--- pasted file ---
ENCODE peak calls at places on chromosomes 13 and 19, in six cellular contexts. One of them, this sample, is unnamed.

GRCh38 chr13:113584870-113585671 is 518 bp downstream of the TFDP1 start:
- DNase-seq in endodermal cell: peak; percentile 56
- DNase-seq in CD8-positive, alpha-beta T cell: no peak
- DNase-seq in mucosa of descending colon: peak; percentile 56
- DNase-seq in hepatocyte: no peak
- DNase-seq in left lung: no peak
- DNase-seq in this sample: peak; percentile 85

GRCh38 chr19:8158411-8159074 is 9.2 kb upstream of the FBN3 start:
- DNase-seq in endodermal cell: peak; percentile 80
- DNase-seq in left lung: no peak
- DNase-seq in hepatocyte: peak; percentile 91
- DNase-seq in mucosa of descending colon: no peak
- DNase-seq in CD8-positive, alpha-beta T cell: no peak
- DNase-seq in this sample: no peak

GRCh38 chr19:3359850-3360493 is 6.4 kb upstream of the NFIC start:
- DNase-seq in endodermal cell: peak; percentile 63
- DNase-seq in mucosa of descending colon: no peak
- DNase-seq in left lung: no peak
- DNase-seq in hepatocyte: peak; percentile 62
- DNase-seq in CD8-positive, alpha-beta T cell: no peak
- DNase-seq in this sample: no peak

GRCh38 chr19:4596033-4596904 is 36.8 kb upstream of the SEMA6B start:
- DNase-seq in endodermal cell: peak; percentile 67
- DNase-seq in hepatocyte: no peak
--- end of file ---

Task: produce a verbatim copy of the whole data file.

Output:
ENCODE peak calls at places on chromosomes 13 and 19, in six cellular contexts. One of them, this sample, is unnamed.

GRCh38 chr13:113584870-113585671 is 518 bp downstream of the TFDP1 start:
- DNase-seq in endodermal cell: peak; percentile 56
- DNase-seq in CD8-positive, alpha-beta T cell: no peak
- DNase-seq in mucosa of descending colon: peak; percentile 56
- DNase-seq in hepatocyte: no peak
- DNase-seq in left lung: no peak
- DNase-seq in this sample: peak; percentile 85

GRCh38 chr19:8158411-8159074 is 9.2 kb upstream of the FBN3 start:
- DNase-seq in endodermal cell: peak; percentile 80
- DNase-seq in left lung: no peak
- DNase-seq in hepatocyte: peak; percentile 91
- DNase-seq in mucosa of descending colon: no peak
- DNase-seq in CD8-positive, alpha-beta T cell: no peak
- DNase-seq in this sample: no peak

GRCh38 chr19:3359850-3360493 is 6.4 kb upstream of the NFIC start:
- DNase-seq in endodermal cell: peak; percentile 63
- DNase-seq in mucosa of descending colon: no peak
- DNase-seq in left lung: no peak
- DNase-seq in hepatocyte: peak; percentile 62
- DNase-seq in CD8-positive, alpha-beta T cell: no peak
- DNase-seq in this sample: no peak

GRCh38 chr19:4596033-4596904 is 36.8 kb upstream of the SEMA6B start:
- DNase-seq in endodermal cell: peak; percentile 67
- DNase-seq in hepatocyte: no peak